To make sure your business is founded on solid ground, here’s a quick blog post for you: “Asset vs Liability – Assessing Your Online Business”.
Most online entrepreneurs overlook this topic, because they think the overwhelming potential of an online business overrides the importance of financial literacy.
But the truth is, whether you’re in online business, or an offline brick and mortar type of business, same principle applies…
You Have To Be Financially Literate
Luckily, we have teachers like Robert Kiyosaki.
If it weren’t for him, then probably most of us are left in the dark figuring out what it really takes to become wealthy.
Yes, Robert sells books and making money out of his teachings. People especially those hurt by his teachings are mocking him as a scam guru, but for me who have benefited a lot from his teachings, I really admire him.
From his very first book that sold like crazy in the market, “Rich Dad Poor Dad“, to his latest books like “Second Chance: for Your Money, Your Life and Our World“, I read them all from cover to cover.
This is not because I am a fanatic of his, but because I can get guidance from them.
One important lesson that I learned from him is, money runs this world. And if you don’t train yourself to handle money properly, you will have a hard time achieving wealth.
So, we all have to be financially literate.
What is Financial Literacy?
Like computer literacy, it is about educating yourself about the subject of money.
The basic approach for that, is going back to knowing what is an income statement, and what is a balance sheet.
- Income Statement – this is also called “profit and loss” statement in most companies, but for individuals, it can be easily understood by comparing the income and the expenses you get for a certain period.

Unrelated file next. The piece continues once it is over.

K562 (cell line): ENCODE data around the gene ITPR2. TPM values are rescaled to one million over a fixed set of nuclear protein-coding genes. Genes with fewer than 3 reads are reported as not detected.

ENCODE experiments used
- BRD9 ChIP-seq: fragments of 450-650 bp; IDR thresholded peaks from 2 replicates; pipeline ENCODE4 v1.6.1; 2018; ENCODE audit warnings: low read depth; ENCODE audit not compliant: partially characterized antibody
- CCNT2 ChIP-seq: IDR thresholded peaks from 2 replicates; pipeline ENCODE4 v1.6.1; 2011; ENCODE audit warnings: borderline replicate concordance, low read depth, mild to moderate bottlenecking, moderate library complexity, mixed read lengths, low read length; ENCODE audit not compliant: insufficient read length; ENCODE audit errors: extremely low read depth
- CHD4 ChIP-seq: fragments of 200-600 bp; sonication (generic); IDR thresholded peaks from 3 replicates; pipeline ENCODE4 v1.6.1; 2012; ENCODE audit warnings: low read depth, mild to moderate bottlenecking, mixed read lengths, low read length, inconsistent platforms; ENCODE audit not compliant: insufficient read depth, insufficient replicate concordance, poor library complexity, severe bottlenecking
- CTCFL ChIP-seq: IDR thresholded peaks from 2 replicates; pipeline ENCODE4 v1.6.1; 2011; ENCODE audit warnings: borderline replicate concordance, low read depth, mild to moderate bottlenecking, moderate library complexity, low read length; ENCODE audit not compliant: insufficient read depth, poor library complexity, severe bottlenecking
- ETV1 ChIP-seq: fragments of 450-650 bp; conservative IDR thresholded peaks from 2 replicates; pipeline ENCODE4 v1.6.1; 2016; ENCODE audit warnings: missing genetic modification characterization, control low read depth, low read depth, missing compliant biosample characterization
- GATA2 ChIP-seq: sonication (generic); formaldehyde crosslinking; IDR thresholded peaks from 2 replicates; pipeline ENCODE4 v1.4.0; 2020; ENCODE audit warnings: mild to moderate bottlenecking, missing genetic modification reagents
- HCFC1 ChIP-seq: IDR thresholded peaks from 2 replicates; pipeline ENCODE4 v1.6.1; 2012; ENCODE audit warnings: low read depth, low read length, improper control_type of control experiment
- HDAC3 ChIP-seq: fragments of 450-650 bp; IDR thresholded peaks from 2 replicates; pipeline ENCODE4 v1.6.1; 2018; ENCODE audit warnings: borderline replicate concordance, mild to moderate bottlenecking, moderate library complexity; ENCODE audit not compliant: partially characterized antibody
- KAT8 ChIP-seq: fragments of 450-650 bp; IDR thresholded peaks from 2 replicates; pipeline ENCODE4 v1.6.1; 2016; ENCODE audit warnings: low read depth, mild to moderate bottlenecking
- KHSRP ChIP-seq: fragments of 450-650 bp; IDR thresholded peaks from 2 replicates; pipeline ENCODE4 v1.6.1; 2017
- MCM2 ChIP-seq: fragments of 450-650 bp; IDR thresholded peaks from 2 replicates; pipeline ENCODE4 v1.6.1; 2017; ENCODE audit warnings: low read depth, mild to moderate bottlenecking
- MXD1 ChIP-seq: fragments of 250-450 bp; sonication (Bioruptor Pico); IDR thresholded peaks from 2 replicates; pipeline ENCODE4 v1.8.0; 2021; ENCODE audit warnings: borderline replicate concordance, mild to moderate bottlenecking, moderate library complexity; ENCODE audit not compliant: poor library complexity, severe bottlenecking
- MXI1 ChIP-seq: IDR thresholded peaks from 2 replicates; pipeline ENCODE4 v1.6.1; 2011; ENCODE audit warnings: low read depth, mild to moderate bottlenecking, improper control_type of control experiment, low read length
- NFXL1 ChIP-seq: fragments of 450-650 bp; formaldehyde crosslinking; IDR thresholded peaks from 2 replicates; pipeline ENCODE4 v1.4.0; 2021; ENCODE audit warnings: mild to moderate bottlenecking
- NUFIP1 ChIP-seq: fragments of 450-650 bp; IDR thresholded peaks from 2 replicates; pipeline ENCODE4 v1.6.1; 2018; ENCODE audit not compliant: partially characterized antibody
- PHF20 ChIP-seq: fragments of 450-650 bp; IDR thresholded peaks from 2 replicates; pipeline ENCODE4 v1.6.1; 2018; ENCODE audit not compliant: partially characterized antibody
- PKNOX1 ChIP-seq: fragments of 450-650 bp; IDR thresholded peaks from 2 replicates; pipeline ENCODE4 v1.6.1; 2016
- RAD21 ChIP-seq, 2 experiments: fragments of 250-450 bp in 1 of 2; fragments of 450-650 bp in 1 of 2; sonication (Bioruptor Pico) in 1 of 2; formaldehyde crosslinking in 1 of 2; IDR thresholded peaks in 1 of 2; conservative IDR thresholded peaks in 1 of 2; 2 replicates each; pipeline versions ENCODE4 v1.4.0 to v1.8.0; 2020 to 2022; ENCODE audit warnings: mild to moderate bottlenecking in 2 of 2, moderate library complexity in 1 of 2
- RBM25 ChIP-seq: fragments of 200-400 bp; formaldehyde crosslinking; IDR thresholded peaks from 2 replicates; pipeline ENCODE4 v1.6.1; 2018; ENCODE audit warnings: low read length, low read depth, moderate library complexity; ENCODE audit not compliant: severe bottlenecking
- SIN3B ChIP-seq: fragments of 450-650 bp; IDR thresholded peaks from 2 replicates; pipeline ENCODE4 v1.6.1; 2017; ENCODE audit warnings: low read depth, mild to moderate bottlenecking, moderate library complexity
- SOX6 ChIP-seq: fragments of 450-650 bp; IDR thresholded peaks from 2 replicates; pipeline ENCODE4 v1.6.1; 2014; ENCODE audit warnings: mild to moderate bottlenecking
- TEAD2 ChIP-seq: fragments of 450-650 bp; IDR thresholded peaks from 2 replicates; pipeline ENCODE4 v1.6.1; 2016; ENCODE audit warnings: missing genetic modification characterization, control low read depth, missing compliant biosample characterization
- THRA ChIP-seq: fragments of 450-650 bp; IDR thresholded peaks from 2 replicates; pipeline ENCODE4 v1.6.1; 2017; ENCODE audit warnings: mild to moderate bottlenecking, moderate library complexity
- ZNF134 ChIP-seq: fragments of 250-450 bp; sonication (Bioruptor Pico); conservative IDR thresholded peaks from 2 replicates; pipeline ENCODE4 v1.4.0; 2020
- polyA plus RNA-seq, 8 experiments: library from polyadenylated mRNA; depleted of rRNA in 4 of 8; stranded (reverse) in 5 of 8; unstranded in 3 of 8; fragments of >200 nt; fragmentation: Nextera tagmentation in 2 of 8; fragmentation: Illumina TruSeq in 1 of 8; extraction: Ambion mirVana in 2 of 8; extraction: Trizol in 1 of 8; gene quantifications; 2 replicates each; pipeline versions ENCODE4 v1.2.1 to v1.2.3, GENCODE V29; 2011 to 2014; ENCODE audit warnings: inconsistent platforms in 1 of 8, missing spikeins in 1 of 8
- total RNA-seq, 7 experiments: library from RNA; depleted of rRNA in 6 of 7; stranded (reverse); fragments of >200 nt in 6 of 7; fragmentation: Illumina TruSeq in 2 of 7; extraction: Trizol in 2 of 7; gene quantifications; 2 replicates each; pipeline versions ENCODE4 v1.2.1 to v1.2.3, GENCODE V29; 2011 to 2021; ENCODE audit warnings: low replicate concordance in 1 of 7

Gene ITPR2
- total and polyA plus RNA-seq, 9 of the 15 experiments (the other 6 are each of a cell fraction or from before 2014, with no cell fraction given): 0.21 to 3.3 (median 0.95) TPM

- Balance Sheet – this is the statement of assets, liabilities, of an individual or organization.
Knowing these two elements, and how do they work, is essential if you are to become a true businessman.
Now, here’s where the rest of the world differs from us, followers of Robert Kiyosaki…
To other people, they consider everything you own with value as an asset. To us, followers of Robert Kiyosaki, we only consider a thing an asset if that is putting money “into” our pocket, and not the other way around.
If it puts out money out of our pocket, no matter how much resell value it has, it is considered a liability.
Assess Your Business – Asset vs Liability
So, based on the lecture in the video, it is easy to figure out whether a thing is an asset or a liability to you.
The simple basis for making a verdict is, “cash flow”.
If the income you generate from your business, whether an online business or a brick and mortar offline business, supersedes the expenses, then that business is an asset to you.
But, if that business isn’t producing enough income to pay for the expenses, then it becomes a liability. And continuously losing money in such a business, can surely drag you down.
Having experienced all sorts of things online, I can strongly point out that neglect of this is the primary reason why there are people telling stories they lost a lot of money in a business.
Is your business making you enough money?
Or, is your business losing you a lot of money?
Looking through your cash flow from time to time, can help you figure out if the business is becoming an asset or a liability to you.
Of course, it is sometimes too early to judge a business, as anytime a losing business can turn around and make huge wins. But, do not make a habit of overly too hopeful with a business.
One thing I am sure with all of these: Hardwork can help a lot, when you have a fledgling business.
By working hard, putting more efforts in marketing and promotion, acquiring new customers, you can generate more income. And the more income you generate, the more you are able to cover your expenses and eventually turn a profit.
One last thing I’d like to give: If you are fond of joining business opportunities, choose the ones that doesn’t cost high. Click here for an example of an online business with low start up cost, and low maintenance cost.
Because, unless you are good at turning a profit, costs can eat you alive.
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